Mexico celebrated the implementation of a new free trade agreement with Canada and the United States that it hopes will lead to more investment in its struggling economy.
President Andrés Manuel Obrador will travel to Washington July 8-9 to meet with with President Donald Trump and recognize the achievement of the U.S.-Mexico-Canada accord.
López Obrador said the accord, which replaces the North American Free Trade Agreement, will provide greater certainty to the three countries in their commercial relationships.
Their supply chains are deeply intertwined. During the COVID-19 pandemic, there was pressure from the U.S. government to allow some Mexican assembly plants to quickly reopen or remain open to cause less interruption.
“There are clear rules,” López Obrador said Wednesday. “You can’t have border closures or tariff increases on products without a legal-type procedure with the famous panels where representatives of the three countries participate.”
Known as the USMCA in English, the new agreement began to be negotiated when López Obrador won Mexican elections two years ago.
It incorporates stronger regulations, especially regarding labor conditions, that required changes to Mexican law.
But the arrest in June of crusading Mexican labor lawyer Susana Prieto on charges of inciting riot, threats and coercion has cast a shadow over the new trade pact, which was supposed to improve protections for workers rights.
United Steelworkers International President Tom Conway wrote that the arrest of Prieto proves “that Mexico hasn’t stopped the bullying of workers and their allies”
Lori Wallach, the director of Public Citizen’s Global Trade Watch, said “It’s a terrible start that on day one of a deal Trump said would transform trade, a leading Mexican labor lawyer has spent weeks in jail on trumped up charges.”
Mexican prosecutors say the charges stem from an intimidating protest this year at a local labor board hearing, and not from her leadership of strikes last year that won higher pay for workers at “maquiladora” assembly plants in the border city of Matamoros.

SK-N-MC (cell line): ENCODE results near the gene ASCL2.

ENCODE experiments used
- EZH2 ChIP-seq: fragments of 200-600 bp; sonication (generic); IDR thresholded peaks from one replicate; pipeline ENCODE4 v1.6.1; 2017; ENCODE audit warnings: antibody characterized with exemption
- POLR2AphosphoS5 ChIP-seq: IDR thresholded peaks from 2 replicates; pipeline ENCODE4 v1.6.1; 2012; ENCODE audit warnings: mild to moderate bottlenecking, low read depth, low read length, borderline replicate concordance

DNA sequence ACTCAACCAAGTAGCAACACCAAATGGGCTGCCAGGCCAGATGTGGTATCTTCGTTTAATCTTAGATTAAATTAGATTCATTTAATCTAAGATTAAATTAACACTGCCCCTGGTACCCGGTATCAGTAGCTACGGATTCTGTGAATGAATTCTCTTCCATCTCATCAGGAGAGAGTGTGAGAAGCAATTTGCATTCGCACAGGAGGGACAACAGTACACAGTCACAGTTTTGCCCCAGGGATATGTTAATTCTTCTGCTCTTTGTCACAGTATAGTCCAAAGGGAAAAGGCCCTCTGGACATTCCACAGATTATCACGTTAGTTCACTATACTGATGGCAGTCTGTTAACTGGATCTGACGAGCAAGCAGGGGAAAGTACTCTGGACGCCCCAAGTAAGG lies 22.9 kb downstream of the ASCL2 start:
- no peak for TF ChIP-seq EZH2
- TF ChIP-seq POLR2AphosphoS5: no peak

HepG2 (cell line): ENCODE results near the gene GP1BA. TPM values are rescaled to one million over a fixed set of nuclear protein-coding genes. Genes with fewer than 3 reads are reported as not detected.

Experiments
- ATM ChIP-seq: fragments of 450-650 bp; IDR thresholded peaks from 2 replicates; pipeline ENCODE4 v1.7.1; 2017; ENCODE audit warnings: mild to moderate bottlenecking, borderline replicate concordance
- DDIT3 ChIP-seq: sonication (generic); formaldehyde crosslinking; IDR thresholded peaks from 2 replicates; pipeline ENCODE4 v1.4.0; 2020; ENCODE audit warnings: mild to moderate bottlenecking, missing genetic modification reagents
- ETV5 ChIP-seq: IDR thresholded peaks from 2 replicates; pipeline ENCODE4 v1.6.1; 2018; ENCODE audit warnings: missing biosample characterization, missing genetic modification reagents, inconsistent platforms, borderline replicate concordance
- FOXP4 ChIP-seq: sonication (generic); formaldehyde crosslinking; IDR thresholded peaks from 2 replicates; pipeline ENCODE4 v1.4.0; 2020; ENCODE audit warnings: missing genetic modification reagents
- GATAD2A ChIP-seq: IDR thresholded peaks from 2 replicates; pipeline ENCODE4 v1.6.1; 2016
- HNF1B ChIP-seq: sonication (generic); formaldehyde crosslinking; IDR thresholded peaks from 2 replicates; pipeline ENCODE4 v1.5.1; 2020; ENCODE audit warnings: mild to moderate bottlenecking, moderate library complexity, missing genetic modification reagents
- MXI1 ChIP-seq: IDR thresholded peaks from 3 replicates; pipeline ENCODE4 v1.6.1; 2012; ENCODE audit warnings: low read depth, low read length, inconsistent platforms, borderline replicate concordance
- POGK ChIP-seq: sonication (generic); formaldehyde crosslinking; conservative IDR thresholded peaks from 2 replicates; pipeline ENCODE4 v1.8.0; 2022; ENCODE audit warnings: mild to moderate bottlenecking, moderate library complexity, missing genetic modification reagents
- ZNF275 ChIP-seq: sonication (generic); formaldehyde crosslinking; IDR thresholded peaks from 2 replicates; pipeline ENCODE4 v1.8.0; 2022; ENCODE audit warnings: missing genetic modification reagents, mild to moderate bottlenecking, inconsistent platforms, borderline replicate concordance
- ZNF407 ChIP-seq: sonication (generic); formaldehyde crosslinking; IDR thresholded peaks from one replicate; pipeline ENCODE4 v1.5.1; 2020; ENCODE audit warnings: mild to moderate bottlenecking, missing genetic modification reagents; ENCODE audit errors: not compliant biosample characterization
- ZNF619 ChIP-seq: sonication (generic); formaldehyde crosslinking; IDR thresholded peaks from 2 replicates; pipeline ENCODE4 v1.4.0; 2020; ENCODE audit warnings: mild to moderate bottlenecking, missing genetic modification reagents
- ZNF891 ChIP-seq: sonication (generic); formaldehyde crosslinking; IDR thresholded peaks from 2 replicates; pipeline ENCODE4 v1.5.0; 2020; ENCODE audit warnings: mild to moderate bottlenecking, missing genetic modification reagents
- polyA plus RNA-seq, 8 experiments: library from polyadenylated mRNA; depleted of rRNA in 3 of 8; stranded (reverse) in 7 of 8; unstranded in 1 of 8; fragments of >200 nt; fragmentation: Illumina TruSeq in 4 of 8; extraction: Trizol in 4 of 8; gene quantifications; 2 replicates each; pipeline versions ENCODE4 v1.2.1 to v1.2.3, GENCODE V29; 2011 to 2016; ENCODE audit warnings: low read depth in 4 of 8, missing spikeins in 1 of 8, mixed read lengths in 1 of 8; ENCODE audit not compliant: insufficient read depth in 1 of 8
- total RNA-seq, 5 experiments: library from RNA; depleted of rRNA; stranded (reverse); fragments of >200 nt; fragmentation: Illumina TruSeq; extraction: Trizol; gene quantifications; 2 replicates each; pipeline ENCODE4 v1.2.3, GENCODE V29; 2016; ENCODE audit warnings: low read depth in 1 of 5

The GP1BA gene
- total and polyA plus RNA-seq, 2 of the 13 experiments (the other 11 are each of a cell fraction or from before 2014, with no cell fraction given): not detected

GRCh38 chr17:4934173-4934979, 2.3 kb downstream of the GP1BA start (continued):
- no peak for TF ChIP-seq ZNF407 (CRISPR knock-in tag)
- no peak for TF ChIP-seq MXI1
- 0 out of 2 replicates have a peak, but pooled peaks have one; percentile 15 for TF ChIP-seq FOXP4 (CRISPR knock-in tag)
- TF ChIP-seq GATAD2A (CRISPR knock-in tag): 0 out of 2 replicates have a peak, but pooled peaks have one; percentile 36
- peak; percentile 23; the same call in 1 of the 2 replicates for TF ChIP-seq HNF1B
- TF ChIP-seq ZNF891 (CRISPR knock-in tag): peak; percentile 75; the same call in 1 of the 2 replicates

López Obrador’s first international trip of his presidency has garnered criticism at home, because Trump has been critical of Mexicans and Mexicans fear it could play to Trump’s electoral advantage. López Obrador insists he has no interest in intervening in U.S. domestic politics and the trip is simply to celebrate the new trade accord.
In 2016, Trump, then the Republican nominee, visited President Enrique Peña Nieto despite frequently targeting Mexico in his speeches and insisting that Mexico would pay for his border wall. At the time, López Obrador was extremely critical of Peña Nieto’s invitation to the candidate.
Trump had threatened crippling tariffs on Mexican imports last year unless Mexico did more to slow migration through its country.
But Trump has maintained surprisingly cordial relations with López Obrador.
“The United States appreciates the efforts of our partners in Mexico and Canada to ensure that North America is strengthening its economic ties while working to combat the coronavirus pandemic,” Trump said in a statement Wednesday. “To mark this historic achievement, I look forward to welcoming President Andres Manuel Lopez Obrador of Mexico to the White House on July 8, 2020, to continue our important dialogue on trade, health, and other issues central to our regional prosperity and security.”
Mexican Foreign Secretary Marcelo Ebrard did not provide details of next week’s visit, but said July 8 would be a bilateral encounter with Trump and a July 9 meeting would include Canadian Prime Minister Justin Trudeau.